NASA astronaut Douglas Wheelock who is currently aboard the International Space Station (ISS) shares pictures of the Earth he snaps with the world through Twitter. Known to his nearly 68,000 Twitter followers as Astro_Wheels, he has been posting impressive photos of the Earth and some of his thoughts ever since he moved into the space station in June, five months after it got Internet access. http://twitter.com/astro_wheels
Greek islands on a clear night during our flight over Europe. Athens shine brightly along the Mediterranean Sea.
'Mystery Island' ...located in the Indian Ocean close to Madagascar. Interesting features on the island and the unusual shape should be enough to help you discover this beautiful place.
Northern lights in the distance in one of the finest nights over Europe. The photo clearly shows the Strait of Dover. Paris is dazzling with the city lights. A little fog over the western part of England, particularly over London.
The moon is breathtaking.
At a speed of 28,163 kilometers per hour (8 kilometers per second), we rotate the Earth's orbit, making one revolution every 90 minutes, and watch sunsets and sunrises every 45 minutes. So half of our journey is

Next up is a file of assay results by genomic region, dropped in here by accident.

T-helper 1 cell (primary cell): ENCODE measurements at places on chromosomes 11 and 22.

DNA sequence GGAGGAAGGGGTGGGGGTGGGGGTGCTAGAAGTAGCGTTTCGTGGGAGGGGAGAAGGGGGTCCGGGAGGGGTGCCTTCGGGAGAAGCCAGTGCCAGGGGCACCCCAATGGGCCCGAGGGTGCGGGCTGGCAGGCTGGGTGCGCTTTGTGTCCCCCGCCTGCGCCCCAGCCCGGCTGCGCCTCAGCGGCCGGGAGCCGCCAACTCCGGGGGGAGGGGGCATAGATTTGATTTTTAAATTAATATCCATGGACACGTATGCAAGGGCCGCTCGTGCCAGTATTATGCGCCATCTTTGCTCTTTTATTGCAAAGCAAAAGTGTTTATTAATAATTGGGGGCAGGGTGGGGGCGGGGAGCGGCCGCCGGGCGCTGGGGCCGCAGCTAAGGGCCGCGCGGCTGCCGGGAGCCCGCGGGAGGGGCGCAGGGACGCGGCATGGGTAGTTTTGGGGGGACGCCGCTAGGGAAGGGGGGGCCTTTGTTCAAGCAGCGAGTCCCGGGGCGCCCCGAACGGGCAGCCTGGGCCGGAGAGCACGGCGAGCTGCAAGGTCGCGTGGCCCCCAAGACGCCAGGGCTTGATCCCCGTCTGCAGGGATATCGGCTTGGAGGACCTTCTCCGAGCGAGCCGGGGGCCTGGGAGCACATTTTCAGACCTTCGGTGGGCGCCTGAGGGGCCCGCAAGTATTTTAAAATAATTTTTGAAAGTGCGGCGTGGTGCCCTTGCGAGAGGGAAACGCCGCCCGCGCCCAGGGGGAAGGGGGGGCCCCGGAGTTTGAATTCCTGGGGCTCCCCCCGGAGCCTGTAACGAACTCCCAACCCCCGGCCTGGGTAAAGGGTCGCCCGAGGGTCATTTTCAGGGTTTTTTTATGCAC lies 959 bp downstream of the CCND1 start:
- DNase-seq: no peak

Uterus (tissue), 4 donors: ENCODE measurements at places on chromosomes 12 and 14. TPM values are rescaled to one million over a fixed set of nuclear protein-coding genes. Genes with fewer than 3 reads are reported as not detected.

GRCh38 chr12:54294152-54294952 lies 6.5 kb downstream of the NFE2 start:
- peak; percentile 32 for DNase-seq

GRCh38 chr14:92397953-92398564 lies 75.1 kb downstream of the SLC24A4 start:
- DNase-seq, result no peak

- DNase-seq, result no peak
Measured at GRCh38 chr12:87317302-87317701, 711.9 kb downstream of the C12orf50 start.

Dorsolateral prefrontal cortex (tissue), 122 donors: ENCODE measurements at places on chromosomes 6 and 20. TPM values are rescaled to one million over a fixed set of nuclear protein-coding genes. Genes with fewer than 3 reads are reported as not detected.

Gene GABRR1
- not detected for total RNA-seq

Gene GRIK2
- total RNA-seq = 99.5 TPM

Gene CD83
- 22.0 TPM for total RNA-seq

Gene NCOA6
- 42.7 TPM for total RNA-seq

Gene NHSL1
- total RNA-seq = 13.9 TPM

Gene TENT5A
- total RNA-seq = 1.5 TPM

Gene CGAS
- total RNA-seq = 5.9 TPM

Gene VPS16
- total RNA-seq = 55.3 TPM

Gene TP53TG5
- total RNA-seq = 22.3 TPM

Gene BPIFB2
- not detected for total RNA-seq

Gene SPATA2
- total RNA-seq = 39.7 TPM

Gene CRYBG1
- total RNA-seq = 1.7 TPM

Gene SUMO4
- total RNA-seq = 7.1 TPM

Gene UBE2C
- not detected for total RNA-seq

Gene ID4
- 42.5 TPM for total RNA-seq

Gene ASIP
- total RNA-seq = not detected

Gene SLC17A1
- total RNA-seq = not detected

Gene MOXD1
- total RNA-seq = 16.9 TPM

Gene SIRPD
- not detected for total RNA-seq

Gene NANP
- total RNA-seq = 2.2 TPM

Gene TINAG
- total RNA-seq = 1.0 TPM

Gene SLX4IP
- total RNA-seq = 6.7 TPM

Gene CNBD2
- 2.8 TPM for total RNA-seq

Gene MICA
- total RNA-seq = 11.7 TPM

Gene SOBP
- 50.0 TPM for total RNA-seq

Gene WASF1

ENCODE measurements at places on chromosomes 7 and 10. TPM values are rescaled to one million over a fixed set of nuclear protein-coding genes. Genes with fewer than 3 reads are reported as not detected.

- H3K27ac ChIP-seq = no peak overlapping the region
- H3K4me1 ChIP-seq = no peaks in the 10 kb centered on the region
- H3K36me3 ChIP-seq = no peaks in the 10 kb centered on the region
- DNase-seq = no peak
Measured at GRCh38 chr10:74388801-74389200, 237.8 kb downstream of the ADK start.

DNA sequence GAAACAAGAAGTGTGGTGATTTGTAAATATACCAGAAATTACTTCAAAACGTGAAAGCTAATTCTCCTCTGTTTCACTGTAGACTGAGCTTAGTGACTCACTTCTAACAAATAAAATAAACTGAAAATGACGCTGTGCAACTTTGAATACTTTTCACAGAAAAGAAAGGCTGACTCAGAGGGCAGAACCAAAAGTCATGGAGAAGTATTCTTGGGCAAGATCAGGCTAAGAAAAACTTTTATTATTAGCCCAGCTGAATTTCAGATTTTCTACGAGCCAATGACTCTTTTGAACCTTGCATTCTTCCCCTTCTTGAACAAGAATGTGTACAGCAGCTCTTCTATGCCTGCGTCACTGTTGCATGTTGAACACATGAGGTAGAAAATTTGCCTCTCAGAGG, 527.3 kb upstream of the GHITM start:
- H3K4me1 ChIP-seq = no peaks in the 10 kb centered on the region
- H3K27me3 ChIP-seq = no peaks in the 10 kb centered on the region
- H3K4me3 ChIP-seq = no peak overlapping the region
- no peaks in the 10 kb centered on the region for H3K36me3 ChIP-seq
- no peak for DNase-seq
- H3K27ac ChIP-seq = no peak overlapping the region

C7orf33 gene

in darkness. For the work we use lights on our helmets.
Beautiful atoll in the Pacific Ocean, photographed using 400mm lens. Approximately 1930 km south of Honolulu.
Morning over the Andes in South America. I do not know for sure the title of this peak, but was simply amazed by her magic, stretching to the sun and wind tops.
The flash of color, movement and life on the canvas of our amazing world. This is part of the Great Barrier Reef off the east coast of Australia, photographed through the lens of 1200 mm.
Of all the places of our beautiful planet few can rival the beauty and richness of colors in the Bahamas. In this photo, our ship is seen against the backdrop of the Bahamas.
Astronaut Douglas Wheelock
Jon-David's Dad worked at Misson Control in the 60's and imparted the importance of the Space Program. The Wells Report supports the Astronauts who have served and are currently serving. It is a career that brings more than a paycheck. It brings a lifetime of memories, fills the pages of science textbooks and fills the minds of our youth with the idea to dream and expolore, even if their feet never leave the ground.